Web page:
Major Market Indices

The Fed is expected to boost borrowing costs again in September to head off inflation and return interest rates to neutral levels. Federal Reserve policy-makers boosted rates by a quarter-point in June and August.

However, another weak jobs report, coupled with a recent data suggesting restraint on the part of the U.S. consumer, might call the Fed’s strategy into question.

John Lonski, chief economist at Moody's Investors Service, reckons that even modest job growth in August of some 120,000 would probably be enough to keep the Fed on message. “The jobs data would have to be really weak for the Fed to change its policy position, otherwise we’re getting a rate hike on Sept. 21,” he told CNBC Thursday.

Rory Robertson, an interest-rate strategist at Macquarie Bank, thinks a weaker-than-expected jobs report will give Greenspan and Co. pause. “It would be a bold decision to keep tightening while a sizable question mark remains over the self-sustaining nature of the current expansion,” he said.

A reason to be optimistic about Friday’s jobs report can be found in the temporary employment picture according to Carl Camden, president and chief operating officer of global staffing company Kelly Services. He reports strength in his sector, and expects the government to revise upward July’s anemic employment numbers.

"While not as flashy as past recoveries, job creation nonetheless continues on a path of steady, moderate growth,” Camden said. “The majority of the companies we support are adding staff, albeit cautiously, to stay just ahead of demand.”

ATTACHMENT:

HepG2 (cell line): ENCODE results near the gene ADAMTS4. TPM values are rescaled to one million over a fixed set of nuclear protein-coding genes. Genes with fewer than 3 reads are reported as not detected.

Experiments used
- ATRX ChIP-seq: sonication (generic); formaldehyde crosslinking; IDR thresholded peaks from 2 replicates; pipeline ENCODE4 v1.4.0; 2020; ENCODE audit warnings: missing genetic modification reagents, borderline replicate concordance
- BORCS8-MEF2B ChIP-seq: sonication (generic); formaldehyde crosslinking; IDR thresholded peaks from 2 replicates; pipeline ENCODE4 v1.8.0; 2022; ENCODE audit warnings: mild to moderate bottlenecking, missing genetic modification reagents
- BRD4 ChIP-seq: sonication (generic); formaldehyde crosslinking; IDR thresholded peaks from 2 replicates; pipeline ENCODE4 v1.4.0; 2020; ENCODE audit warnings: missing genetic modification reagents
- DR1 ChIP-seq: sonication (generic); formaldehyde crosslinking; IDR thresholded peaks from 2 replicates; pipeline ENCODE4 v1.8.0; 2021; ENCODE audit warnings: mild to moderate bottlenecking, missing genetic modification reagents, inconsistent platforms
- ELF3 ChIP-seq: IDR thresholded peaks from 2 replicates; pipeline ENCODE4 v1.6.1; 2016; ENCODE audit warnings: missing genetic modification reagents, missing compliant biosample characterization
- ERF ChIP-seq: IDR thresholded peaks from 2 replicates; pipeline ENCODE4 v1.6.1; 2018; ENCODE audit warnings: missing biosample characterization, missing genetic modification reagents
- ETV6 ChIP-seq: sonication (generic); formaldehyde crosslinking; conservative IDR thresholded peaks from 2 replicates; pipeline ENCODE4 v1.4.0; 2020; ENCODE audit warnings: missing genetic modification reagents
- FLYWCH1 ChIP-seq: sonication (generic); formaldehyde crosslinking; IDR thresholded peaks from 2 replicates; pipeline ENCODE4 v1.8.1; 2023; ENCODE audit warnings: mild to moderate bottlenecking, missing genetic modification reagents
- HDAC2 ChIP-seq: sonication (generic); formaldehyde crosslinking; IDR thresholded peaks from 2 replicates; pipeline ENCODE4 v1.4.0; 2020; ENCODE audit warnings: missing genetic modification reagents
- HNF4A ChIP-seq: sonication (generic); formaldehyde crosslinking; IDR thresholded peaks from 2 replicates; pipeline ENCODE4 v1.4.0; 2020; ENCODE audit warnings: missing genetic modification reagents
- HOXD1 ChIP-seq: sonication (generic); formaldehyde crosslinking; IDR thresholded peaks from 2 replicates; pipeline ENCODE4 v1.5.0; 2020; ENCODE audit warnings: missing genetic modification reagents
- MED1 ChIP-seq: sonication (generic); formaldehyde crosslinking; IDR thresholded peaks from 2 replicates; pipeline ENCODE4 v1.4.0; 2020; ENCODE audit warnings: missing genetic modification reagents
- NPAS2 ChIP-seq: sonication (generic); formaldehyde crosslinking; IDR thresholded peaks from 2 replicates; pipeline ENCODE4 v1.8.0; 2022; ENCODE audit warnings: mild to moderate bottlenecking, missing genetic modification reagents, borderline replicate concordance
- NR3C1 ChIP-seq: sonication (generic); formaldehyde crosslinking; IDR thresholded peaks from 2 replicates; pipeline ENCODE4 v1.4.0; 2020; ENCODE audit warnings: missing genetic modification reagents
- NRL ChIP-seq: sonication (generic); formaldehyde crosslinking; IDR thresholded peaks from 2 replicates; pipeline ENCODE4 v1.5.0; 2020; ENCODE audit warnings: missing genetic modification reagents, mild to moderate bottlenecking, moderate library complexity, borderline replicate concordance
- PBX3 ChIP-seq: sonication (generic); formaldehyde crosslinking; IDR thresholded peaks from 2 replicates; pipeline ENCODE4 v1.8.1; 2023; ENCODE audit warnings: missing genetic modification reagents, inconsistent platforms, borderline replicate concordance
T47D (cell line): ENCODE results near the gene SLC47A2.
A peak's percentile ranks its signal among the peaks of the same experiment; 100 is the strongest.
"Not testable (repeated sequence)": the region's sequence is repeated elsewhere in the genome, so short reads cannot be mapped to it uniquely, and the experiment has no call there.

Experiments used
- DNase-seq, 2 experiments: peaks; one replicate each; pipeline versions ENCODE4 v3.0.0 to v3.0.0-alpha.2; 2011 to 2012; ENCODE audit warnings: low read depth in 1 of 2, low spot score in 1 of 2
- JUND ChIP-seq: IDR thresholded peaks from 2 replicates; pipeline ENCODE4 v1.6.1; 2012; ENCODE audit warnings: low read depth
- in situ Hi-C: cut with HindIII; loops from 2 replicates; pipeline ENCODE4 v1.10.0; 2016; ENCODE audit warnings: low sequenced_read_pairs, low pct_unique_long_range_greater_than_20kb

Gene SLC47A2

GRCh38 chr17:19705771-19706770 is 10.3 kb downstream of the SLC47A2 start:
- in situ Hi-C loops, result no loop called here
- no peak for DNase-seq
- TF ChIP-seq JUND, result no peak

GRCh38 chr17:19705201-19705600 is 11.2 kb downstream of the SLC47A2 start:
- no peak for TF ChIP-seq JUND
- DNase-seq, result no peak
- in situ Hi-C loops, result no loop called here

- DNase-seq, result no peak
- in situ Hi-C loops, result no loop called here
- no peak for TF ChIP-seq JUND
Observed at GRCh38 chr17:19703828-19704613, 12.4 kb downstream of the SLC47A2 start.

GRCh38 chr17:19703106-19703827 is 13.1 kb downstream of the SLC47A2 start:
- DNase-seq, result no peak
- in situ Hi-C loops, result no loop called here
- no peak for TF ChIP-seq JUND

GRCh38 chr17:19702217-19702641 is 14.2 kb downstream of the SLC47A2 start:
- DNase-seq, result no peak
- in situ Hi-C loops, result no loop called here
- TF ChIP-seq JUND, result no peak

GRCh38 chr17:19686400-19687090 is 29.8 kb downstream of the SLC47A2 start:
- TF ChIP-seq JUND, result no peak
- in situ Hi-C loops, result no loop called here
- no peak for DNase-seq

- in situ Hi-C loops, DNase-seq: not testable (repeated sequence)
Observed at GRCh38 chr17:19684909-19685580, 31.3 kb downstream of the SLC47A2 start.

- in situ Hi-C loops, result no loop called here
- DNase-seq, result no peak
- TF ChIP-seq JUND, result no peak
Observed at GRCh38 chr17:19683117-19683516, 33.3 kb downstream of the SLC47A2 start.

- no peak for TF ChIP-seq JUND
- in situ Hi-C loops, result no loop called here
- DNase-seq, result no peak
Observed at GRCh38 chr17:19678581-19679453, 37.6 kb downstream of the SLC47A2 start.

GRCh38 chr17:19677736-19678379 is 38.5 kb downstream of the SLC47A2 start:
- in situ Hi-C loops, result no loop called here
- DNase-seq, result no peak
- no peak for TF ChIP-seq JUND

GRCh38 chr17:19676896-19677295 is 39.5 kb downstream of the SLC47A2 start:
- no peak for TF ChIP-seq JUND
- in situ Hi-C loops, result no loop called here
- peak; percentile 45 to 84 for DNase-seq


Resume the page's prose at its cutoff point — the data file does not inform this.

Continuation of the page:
But analysts caution that the August employment data could be skewed by Hurricane Charley, which tore through southwest Florida in August.

On Thursday, the government said the number of new people signing up for first-time unemployment benefits rose for the second week in a row last week, reflecting the lingering impact of the hurricane. Economists had expected claims to fall.

The storm probably impacted hourly workers in the month of August, and firms hurt by Hurricane Charley were probably not overly concerned with returning payrolls data to the Labor Department, which may slant the final payrolls report, said Steve Stanley, adding that the storm’s impact is likely to be relatively modest.

The initial impact from Friday's jobs report on stock prices, whether it is good or bad, is also likely to be viewed with some skepticism. Many Wall Street workers are on vacation this week, leaving stocks directionless in light trading volume, and so the true impact of the jobs data may not be seen until after the Labor Day weekend according to Peter Cardillo, chief market strategist at S.W. Bach.

“If we get a very negative report, the market could react to the down side, but any reaction will not be a true reaction because there is very little volume, so things are exaggerated,” he said.

Reuters contributed to this report.